Friday, August 25, 2006

ECUSA's bête noire

I refer, of course, to the Archbishop of Nigeria, Peter Akinola. The Episcopal Majority has a new post up griping about Akinola's consecration of Martyn Minns as bishop to the new Anglican missionary territory of the United States. Among their many complaints is this one:
He continues to insist (1) that the consecration of the Rt. Rev. V. Gene Robinson was "traumatic" (when in fact it was the Archbishop who belatedly chose to be offended)
So the Archbishop CHOSE to be offended! So we don't have to take him seriously! Now, even such a hard-bitten, insensitive case as myself never thought of that wheeze. All that wailing and lamenting by homosexuals after General Convention - pay no attention. They just CHOSE to be upset. Let's not get into the matter of all those other situations where "choice" is an unassailable right and mark of integrity. And what's with the "belatedly"? On June 19, when the Fort Worth delegation announced on the convention floor that they were seeking APO, they were criticized for being too prompt and precipitate; good thing they didn't bother waiting a few weeks, or they'd have been criticized for acting "belatedly".

Another complaint is
that the Episcopal Church had failed to "turn back" to the Windsor Report (when in fact our church made every effort at our General Convention to establish a moratorium as asked by the report)
I'm used to the "good effort" category when it comes to my children's report cards. But in important matters, among adults, it doesn't seem to turn up that often. "Really, I made every effort to get that runner out at home base; it's very unfair of you to count that as a run against our side." These are essentially unserious people.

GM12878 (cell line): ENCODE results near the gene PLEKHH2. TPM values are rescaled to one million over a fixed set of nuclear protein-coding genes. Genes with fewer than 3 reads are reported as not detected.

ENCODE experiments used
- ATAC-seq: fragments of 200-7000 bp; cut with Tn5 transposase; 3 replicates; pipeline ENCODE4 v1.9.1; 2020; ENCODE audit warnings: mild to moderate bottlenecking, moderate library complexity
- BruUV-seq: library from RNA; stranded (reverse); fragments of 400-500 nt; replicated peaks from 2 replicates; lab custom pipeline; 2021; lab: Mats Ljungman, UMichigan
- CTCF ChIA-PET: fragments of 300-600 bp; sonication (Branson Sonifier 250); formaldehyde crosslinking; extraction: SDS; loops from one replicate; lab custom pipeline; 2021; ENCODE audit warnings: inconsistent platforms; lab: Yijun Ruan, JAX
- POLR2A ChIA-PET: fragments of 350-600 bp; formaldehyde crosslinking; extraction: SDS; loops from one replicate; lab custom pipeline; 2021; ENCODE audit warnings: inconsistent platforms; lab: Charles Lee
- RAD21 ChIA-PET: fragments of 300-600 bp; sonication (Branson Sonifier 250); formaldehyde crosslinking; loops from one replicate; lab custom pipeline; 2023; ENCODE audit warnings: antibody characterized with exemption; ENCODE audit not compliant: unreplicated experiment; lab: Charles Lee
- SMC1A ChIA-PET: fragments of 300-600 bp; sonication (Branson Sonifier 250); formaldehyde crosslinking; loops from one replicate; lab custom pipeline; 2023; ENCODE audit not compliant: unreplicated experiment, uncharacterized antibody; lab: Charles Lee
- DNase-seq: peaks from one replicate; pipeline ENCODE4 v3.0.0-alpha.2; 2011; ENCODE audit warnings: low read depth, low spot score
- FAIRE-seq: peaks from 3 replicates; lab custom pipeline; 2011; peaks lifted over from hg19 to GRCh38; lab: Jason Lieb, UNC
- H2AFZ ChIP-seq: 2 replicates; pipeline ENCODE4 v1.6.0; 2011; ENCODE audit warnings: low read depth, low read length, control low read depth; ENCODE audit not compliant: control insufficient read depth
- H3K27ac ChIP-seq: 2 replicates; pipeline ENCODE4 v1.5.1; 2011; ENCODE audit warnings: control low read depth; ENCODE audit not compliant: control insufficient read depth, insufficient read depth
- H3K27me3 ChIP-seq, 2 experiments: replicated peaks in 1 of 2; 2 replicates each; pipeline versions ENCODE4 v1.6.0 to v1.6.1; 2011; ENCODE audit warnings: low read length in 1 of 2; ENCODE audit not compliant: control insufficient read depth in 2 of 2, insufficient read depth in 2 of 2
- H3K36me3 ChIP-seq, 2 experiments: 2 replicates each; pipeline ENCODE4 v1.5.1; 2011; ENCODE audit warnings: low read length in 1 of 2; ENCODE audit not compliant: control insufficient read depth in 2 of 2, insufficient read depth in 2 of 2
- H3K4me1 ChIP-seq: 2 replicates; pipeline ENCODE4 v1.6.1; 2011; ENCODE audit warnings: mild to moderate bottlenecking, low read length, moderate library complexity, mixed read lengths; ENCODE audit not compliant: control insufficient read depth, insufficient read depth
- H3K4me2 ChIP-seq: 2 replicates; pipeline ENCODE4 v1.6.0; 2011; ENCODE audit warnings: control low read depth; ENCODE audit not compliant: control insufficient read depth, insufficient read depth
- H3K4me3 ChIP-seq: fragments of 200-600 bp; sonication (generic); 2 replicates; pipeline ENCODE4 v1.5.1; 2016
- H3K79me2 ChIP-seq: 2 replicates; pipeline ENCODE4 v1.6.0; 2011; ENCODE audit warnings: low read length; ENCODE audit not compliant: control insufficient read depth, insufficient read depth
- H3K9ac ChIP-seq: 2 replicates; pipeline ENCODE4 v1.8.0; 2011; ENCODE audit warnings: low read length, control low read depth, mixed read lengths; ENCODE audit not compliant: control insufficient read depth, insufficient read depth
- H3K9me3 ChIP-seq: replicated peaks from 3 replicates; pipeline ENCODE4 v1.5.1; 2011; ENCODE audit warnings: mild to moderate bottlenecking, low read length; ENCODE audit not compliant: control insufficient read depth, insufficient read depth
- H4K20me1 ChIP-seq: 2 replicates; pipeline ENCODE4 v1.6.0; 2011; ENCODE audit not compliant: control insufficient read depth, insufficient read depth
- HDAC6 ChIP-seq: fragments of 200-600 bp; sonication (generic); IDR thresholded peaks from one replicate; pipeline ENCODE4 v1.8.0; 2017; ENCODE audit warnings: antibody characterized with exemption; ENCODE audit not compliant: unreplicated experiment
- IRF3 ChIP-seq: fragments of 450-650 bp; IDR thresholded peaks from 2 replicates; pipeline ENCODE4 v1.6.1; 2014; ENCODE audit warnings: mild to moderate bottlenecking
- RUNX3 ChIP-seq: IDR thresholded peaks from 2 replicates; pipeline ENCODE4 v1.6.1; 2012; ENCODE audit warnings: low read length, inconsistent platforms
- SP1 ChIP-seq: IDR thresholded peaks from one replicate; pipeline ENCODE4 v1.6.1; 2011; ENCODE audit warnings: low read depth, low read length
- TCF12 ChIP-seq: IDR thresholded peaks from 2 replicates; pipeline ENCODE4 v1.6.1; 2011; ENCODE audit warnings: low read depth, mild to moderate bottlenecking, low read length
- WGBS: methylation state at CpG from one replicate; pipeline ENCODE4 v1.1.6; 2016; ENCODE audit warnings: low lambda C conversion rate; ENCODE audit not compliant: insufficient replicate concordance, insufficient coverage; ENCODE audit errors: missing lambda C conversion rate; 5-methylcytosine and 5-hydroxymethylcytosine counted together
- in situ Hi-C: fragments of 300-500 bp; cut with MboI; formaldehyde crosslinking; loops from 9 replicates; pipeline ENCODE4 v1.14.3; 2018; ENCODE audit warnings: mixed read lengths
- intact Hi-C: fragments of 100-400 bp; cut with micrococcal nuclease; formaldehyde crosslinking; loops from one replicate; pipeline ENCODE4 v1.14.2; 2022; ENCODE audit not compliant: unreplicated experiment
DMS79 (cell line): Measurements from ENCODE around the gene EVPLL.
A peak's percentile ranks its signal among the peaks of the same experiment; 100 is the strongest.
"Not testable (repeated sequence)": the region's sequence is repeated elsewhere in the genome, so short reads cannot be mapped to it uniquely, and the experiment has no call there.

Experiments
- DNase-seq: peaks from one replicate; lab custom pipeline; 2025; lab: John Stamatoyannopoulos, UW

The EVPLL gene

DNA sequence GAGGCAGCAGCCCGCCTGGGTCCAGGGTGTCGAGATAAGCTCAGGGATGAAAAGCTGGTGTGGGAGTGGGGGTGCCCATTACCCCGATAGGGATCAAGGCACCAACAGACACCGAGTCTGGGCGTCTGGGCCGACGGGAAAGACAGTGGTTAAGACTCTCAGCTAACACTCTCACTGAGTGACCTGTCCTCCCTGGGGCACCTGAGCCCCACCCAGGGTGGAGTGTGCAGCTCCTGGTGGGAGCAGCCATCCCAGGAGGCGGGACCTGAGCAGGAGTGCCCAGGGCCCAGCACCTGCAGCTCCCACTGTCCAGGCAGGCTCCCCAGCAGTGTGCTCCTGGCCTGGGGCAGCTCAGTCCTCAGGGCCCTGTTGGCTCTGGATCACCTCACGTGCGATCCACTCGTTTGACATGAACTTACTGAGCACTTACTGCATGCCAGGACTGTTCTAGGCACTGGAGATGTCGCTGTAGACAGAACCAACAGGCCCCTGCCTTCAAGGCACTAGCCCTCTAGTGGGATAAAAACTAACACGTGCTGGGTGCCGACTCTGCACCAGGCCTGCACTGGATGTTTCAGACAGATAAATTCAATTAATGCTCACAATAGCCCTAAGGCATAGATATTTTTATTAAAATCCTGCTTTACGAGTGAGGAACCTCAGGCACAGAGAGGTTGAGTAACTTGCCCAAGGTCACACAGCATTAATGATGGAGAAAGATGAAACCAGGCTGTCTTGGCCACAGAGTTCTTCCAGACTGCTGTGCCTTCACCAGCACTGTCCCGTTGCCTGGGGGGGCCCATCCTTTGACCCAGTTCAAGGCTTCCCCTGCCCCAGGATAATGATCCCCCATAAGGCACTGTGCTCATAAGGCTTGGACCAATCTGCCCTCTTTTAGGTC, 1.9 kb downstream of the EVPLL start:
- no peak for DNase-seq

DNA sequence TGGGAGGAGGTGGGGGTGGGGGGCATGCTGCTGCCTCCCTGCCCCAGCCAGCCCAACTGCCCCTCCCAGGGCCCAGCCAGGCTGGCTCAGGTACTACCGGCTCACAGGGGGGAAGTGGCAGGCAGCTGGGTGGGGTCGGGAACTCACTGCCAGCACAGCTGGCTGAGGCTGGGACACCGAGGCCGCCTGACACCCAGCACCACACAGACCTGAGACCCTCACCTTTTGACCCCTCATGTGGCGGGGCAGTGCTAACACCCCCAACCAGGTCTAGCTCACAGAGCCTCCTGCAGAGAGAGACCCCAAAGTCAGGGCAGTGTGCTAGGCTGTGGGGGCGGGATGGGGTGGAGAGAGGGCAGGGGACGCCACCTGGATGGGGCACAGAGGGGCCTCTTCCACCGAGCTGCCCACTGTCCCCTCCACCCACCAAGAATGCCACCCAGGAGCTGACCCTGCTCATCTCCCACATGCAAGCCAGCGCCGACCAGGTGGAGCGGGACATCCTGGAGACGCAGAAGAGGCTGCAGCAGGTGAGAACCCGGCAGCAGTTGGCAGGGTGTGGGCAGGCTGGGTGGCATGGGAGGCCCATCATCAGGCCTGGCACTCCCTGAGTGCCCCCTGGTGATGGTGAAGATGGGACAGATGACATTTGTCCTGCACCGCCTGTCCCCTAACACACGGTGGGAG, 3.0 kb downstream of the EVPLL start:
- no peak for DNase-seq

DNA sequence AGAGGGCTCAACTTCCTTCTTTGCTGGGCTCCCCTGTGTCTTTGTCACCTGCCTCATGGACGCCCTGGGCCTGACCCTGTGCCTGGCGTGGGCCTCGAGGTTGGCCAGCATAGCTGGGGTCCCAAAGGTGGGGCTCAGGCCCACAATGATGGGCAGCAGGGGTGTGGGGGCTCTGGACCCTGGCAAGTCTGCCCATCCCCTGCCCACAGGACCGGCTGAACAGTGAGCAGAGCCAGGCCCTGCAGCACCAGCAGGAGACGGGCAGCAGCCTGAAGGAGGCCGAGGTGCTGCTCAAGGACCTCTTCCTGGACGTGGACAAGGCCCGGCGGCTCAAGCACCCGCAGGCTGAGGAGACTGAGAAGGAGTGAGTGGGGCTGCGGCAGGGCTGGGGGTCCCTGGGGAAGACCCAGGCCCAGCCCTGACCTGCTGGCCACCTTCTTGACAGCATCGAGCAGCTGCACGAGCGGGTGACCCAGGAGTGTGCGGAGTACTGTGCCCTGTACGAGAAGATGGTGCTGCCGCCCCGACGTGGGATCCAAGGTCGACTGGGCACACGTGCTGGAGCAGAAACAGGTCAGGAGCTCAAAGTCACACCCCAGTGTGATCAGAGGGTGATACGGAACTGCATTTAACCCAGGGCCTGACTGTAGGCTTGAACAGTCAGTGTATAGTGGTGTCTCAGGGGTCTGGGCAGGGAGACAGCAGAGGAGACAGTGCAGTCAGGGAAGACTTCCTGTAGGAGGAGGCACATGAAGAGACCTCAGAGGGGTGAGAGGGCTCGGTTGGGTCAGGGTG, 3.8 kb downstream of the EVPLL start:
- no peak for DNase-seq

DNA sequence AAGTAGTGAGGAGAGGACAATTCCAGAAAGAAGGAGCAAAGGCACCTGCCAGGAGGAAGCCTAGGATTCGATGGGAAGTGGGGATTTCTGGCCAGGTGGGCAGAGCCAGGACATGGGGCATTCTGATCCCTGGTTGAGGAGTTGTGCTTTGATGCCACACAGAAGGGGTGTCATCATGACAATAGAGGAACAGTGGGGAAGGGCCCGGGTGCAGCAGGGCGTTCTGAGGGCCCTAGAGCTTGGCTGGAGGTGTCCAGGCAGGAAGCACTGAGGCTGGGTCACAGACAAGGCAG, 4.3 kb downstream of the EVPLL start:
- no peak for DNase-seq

The final flourish of malice is almost hallucinatory:
Archbishop Akinola and his cohorts may continue to pursue this radical campaign to remake the Anglican Communion into their own image. This ideologically motivated campaign so redolent of Paul's description of the "principalities and powers" (Ephesians 6:12) must be resisted; we must uphold the gospel in the face of these threats.
That passage, with the one before it, reads "Put on the whole armour of God, that ye may be able to stand against the wiles of the devil. For we wrestle not against flesh and blood, but against principalities, against powers, against the rulers of the darkness of this world, against spiritual wickedness in high places." So Archbishop Akinola is allied with the Devil, it seems. I know liberals who are so exquisitely sensitive, they worry that confessing a liking for watermelon could somehow be construed as anti-black, and yet here are wealthy, white Episcopalians who aren't ashamed to label an African clergyman as one of "the rulers of the darkness of this world."

Through all the seething I hear the cry, "Will no one rid us of this uppity ni--- uh, Nigerian?"


Blogger Ellie M said...

Have you noticed how these revisionist types just looooove St Paul when they can use a particular passage he wrote -- and yet at the same time damn him for supposedly being misogynist, homophobic and slaver-friendly?

Consistency ain't their middle name.

11:27 am  
Blogger Dr. Mabuse said...

Yes, they do this sort of thing all the time, and not just with Paul. They only ever quote Jesus when it sounds like he's saying "Come on, come all!", as if that's all there is to it. They never mention his stricter sayings, like the wedding feast where the unprepared man was kicked out, or the wise and foolish virgins, where half the people had the door shut in their faces and were left in the darkness. And what about "I never knew you," to people who thought they were believers? I think Paul gets a bad rap - he's much more hopeful about everyone being able to make it. Jesus is very stern at times, and there's enough in his sayings to fill any heart with fear that *I'll* end up being the one standing outside the door, deluded to the last. But there you go - he didn't say anything about homosexuals, and that's all that counts to liberals.

9:14 am  

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